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Marijuana still illegal for Airmen despite local availability

As state recreational and medical marijuana laws change throughout the country, officials remind Airmen that any marijuana use or possession by uniformed service members is still illegal under federal law. And the consequences for breaking this law could be career ending. (Courtesy photo)

As state recreational and medical marijuana laws change throughout the country, officials remind Airmen that any marijuana use or possession by uniformed service members is still illegal under federal law. And the consequences for breaking this law could be career ending. (Courtesy photo)

OTIS AIR NATIONAL GUARD BASE, Mass. -- As you may have heard, marijuana recently became legal to purchase and consume under Massachusetts state law.

That said, it’s still illegal under federal law all across the country. As communities and law enforcement officials work through the questions that have been raised in states that have voted in these new laws, military members should know that there is no debate regarding marijuana use for those serving in uniform.

Marijuana consumption is not permitted in any fashion, period.

As members of the United States military we are subject to the Uniform Code of Military Justice, which places specific standards of conduct on Airmen, Soldiers, Sailors and Marines. In Article 112A of the UCMJ it states that anyone who wrongfully uses, possesses, manufactures or distributes any controlled substances including marijuana or any of its compounds or derivatives will be “punished as a court-martial may direct.” That includes all cannabinoid derivatives, including products infused with Tetrahydrocannabinol, the main psychoactive ingredient in marijuana, more commonly known as THC.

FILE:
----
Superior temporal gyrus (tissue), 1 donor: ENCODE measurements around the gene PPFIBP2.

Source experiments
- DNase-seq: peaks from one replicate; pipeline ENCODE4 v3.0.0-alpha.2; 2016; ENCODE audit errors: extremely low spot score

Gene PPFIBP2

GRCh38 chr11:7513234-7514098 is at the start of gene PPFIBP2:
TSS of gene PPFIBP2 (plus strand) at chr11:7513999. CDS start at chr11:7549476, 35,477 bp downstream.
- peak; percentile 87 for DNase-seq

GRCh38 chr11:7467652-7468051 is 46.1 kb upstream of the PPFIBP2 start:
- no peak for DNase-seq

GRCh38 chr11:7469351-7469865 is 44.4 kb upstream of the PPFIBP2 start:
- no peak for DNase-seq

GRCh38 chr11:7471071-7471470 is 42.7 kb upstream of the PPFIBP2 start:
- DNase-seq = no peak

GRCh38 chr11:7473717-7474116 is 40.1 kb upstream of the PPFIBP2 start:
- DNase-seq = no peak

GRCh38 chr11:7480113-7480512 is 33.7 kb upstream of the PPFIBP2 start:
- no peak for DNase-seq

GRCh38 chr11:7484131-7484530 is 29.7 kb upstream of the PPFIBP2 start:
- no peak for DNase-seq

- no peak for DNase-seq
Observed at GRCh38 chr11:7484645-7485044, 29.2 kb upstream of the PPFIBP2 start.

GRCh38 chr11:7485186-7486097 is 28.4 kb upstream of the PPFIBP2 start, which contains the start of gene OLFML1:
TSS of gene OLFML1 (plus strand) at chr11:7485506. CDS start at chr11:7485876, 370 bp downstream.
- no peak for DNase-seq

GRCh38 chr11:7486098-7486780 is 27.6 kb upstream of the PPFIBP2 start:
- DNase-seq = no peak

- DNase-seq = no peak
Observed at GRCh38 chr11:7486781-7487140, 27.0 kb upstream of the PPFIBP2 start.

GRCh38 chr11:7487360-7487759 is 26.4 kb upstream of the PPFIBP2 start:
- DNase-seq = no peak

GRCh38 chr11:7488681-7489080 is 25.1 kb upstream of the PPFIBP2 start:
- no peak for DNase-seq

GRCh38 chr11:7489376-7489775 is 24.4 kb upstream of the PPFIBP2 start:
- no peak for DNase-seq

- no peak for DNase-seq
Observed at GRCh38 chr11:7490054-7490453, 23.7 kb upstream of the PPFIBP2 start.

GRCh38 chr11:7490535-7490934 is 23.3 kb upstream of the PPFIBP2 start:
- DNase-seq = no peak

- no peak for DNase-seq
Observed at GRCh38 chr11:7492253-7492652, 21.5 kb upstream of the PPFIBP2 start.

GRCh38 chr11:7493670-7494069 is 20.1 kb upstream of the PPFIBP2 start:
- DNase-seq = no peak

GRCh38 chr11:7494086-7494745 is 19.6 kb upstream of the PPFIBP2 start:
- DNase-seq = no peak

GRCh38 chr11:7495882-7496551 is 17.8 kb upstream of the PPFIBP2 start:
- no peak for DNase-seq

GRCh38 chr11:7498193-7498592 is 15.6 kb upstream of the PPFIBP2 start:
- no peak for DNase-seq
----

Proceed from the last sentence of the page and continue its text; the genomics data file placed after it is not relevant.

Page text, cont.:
On November 19, 2018 the first retail marijuana shops opened for business in Massachusetts. Due to the new commercial availability of THC containing products, military members need to be extra vigilant about the foods and drinks they consume, especially during the holiday season. Many of us attend parties or gatherings with friends and relatives and have meals and libations prepared by others.

With the recent change to Massachusetts state law, some food and drink products are now being sold with THC intentionally added to them. In fact, THC could potentially be lurking in almost any kind of food item. THC infused products currently on the market include items like candy, spaghetti sauce, chips, carbonated beverages and an assortment of baked goods. These products are being marketed as “edibles” and contain enough THC to cause a military member to fail a drug screen urinalysis.

It doesn’t matter if you’re off duty, working under Title 32, Title 10 or as a traditional guardsman. If you test positive for illicit drugs, no matter your status, you will jeopardize your security clearance and face disciplinary actions including likely separation from the military under less than honorable conditions. Additionally, all civilian employees of the federal government are also prohibited from any illegal drug use under federal law as a condition of their employment.

The bottom line is, with the increased availability of marijuana and the introduction of THC infused products to the marketplace in Massachusetts and other states, it’s more important than ever to be aware of everything you put into your body.

Your friend’s grandma’s miracle sticky buns might look mighty tasty and get rave reviews at the big shindig, but if you're in the military or work for the federal government you might want to think twice and make sure they weren’t made to treat her bad hip first before you jeopardize your career.

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